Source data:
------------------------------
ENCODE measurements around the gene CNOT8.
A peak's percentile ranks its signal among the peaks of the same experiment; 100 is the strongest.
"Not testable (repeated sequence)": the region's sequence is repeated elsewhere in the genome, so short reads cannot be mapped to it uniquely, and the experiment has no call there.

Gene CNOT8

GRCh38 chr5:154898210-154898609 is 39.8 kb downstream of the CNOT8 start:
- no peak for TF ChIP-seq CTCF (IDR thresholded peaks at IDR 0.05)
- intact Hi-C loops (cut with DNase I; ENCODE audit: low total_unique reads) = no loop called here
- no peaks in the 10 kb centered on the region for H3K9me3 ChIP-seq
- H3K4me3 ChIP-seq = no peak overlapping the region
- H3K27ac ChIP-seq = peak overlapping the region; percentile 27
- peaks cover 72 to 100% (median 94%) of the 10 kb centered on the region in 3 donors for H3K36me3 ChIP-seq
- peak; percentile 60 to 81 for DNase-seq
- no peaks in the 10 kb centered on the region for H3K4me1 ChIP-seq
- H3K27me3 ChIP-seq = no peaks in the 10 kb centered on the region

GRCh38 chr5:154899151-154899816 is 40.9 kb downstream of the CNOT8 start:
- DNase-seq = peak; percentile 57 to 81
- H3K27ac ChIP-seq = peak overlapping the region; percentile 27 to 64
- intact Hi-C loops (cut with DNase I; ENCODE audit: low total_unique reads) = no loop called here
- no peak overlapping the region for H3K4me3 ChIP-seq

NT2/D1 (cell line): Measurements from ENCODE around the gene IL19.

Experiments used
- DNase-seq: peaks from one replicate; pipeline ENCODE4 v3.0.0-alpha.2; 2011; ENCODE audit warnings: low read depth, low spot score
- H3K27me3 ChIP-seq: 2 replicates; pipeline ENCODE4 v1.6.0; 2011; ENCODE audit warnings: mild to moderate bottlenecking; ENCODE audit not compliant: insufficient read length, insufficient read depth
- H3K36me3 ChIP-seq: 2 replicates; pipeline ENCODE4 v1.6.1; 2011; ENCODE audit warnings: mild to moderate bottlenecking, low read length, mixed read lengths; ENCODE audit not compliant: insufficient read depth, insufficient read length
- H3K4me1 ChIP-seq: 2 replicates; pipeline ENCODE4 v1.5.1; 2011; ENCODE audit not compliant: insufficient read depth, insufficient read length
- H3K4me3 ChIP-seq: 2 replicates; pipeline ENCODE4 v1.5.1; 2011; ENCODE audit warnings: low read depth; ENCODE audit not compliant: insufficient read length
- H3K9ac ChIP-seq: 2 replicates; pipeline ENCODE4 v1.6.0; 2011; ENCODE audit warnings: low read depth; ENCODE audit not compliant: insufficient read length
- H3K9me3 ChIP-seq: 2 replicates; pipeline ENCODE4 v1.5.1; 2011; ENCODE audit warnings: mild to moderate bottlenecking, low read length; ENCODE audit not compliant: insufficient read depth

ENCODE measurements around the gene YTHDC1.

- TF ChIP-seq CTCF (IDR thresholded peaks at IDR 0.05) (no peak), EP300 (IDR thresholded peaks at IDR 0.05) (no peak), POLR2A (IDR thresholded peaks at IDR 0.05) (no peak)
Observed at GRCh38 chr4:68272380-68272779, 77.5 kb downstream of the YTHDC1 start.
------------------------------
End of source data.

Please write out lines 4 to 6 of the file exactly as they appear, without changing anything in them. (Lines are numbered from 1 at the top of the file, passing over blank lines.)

Gene CNOT8

GRCh38 chr5:154898210-154898609 is 39.8 kb downstream of the CNOT8 start:
- no peak for TF ChIP-seq CTCF (IDR thresholded peaks at IDR 0.05)